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By Jake Johnson

Unity Task Forces formed by presumptive Democratic presidential nominee Joe Biden and Sen. Bernie Sanders unveiled sweeping party platform recommendations Wednesday that—while falling short of progressive ambitions in a number of areas, from climate to healthcare—were applauded as important steps toward a bold and just policy agenda that matches the severity of the moment.

"We've moved the needle a lot, especially on environmental justice and upping Biden's ambition," said Sunrise Movement co-founder and executive director Varshini Prakash, a member of the Biden-Sanders Climate Task Force. "But there's still more work to do to push Democrats to act at the scale of the climate crisis."

The climate panel—co-chaired by Rep. Alexandria Ocasio-Cortez (D-N.Y.) and former Secretary of State John Kerry—recommended that the Democratic Party commit to "eliminating carbon pollution from power plants by 2035," massively expanding investments in clean energy sources, and "achieving net-zero greenhouse gas emissions for all new buildings by 2030."

In a series of tweets Wednesday night, Ocasio-Cortez—the lead sponsor of the House Green New Deal resolution—noted that the Climate Task Force "shaved 15 years off Biden's previous target for 100% clean energy."

"Of course, like in any collaborative effort, there are areas of negotiation and compromise," said the New York Democrat. "But I do believe that the Climate Task Force effort meaningfully and substantively improved Biden's positions."

 

The 110 pages of policy recommendations from the six eight-person Unity Task Forces on education, the economy, criminal justice, immigration, climate change, and healthcare are aimed at shaping negotiations over the 2020 Democratic platform at the party's convention next month.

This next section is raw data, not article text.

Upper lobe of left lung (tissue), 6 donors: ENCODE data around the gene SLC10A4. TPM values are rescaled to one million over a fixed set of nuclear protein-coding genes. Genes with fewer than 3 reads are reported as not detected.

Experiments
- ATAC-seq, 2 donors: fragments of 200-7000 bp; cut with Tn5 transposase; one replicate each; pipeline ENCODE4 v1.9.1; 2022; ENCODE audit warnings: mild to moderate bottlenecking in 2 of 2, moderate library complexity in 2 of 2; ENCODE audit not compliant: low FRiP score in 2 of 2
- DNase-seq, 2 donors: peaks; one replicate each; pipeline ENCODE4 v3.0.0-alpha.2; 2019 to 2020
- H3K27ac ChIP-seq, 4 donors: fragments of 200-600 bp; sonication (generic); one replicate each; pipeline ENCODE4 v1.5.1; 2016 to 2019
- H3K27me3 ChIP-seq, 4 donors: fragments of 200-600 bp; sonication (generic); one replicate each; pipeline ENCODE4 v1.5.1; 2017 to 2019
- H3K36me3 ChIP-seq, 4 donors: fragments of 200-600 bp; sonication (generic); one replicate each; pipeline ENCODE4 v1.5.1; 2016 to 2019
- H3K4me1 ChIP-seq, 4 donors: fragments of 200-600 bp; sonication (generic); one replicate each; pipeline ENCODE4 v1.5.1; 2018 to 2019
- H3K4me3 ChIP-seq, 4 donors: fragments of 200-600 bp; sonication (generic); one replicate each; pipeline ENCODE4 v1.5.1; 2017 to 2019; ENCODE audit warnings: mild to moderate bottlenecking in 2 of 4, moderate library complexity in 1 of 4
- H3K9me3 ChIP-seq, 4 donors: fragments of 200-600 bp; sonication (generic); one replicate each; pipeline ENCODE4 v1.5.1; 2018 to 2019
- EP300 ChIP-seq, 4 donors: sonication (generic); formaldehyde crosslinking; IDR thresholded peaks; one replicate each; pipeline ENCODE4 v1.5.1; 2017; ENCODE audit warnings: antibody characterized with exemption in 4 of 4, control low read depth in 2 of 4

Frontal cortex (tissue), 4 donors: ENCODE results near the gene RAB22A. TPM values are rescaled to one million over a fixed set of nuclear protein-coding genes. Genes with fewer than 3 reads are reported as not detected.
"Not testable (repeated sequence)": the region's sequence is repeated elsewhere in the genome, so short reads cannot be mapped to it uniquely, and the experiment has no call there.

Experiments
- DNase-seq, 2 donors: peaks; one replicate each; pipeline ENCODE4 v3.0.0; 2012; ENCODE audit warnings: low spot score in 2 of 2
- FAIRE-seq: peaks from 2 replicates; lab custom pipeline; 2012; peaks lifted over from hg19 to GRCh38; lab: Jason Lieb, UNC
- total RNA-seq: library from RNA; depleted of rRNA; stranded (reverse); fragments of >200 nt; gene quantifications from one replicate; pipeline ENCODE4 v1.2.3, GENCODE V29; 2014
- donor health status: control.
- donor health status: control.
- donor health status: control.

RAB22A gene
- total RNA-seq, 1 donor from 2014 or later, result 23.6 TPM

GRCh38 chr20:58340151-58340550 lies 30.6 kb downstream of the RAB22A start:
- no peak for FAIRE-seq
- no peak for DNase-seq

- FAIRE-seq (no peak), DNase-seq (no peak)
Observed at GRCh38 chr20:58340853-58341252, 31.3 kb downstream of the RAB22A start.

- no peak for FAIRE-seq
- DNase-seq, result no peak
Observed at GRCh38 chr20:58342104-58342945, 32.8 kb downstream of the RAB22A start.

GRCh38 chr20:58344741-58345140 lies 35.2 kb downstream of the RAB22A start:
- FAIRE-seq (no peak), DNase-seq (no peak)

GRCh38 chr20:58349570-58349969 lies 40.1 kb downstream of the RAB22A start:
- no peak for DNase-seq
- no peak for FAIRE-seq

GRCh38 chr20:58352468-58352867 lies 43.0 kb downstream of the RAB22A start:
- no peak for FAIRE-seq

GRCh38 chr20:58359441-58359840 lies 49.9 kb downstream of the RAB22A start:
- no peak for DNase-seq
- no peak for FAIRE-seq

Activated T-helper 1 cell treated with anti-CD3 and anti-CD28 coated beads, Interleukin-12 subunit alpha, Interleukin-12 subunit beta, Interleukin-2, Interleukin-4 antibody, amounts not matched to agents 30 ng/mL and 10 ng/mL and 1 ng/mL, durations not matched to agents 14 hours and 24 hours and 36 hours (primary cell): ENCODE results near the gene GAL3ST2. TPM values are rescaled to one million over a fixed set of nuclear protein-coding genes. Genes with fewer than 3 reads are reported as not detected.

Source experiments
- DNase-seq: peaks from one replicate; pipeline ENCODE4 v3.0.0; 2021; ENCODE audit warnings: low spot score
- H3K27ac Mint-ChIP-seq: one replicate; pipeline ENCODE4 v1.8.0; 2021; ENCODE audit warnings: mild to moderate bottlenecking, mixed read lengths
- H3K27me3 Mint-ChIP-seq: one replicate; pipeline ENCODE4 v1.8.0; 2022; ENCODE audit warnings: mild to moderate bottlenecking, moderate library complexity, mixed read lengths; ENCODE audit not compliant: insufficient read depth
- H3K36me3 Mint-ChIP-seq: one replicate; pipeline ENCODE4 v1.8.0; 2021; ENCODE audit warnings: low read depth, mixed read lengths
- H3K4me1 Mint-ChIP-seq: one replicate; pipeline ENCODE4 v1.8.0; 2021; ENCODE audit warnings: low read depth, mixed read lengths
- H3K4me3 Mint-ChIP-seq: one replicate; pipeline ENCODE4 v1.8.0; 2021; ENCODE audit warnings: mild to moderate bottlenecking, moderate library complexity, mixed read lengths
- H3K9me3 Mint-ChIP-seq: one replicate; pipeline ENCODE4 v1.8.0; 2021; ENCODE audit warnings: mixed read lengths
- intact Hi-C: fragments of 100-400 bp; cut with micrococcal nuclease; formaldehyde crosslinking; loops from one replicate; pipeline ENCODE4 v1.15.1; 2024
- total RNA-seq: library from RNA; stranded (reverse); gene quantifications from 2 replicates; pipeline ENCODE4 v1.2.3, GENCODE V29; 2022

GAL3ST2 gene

Sanders said that while the "end result isn't what I or my supporters would've written alone, the task forces have created a good policy blueprint that will move this country in a much-needed progressive direction and substantially improve the lives of working families throughout our country."

"I look forward to working with Vice President Biden to help him win this campaign," the Vermont senator added, "and to move this country forward toward economic, racial, social, and environmental justice."

Biden, for his part, applauded the task forces "for helping build a bold, transformative platform for our party and for our country."

"I am deeply grateful to Bernie Sanders for working with us to unite our party and deliver real, lasting change for generations to come," said the former vice president.

On the life-or-death matter of reforming America's dysfunctional private health insurance system—a subject on which Sanders and Biden clashed repeatedly throughout the Democratic primary process—the Unity Task Force affirmed healthcare as "a right" but did not embrace Medicare for All, the signature policy plank of the Vermont senator's presidential bid.

Instead, the panel recommended building on the Affordable Care Act by establishing a public option, investing in community health centers, and lowering prescription drug costs by allowing the federal government to negotiate prices. The task force also endorsed making all Covid-19 testing, treatments, and potential vaccines free and expanding Medicaid for the duration of the pandemic.

"It has always been a crisis that tens of millions of Americans have no or inadequate health insurance—but in a pandemic, it's potentially catastrophic for public health," the task force wrote.

Dr. Abdul El-Sayed, a former Michigan gubernatorial candidate and Sanders-appointed member of the Healthcare Task Force, said that despite major disagreements, the panel "came to recommendations that will yield one of the most progressive Democratic campaign platforms in history—though we have further yet to go."

 

Observers and advocacy groups also applauded the Unity Task Forces for recommending the creation of a postal banking system, endorsing a ban on for-profit charter schools, ending the use of private prisons, and imposing a 100-day moratorium on deportations "while conducting a full-scale study on current practices to develop recommendations for transforming enforcement policies and practices at ICE and CBP."

Marisa Franco, director of immigrant rights group Mijente, said in a statement that "going into these task force negotiations, we knew we were going to have to push Biden past his comfort zone, both to reconcile with past offenses and to carve a new path forward."

"That is exactly what we did, unapologetically," said Franco, a member of the Immigration Task Force. "For years, Mijente, along with the broader immigrant rights movement, has fought to reshape the narrative around immigration towards racial justice and to focus these very demands. We expect Biden and the Democratic Party to implement them in their entirety."

"There is no going back," Franco added. "Not an inch, not a step. We must only move forward from here."

Reposted with permission from Common Dreams.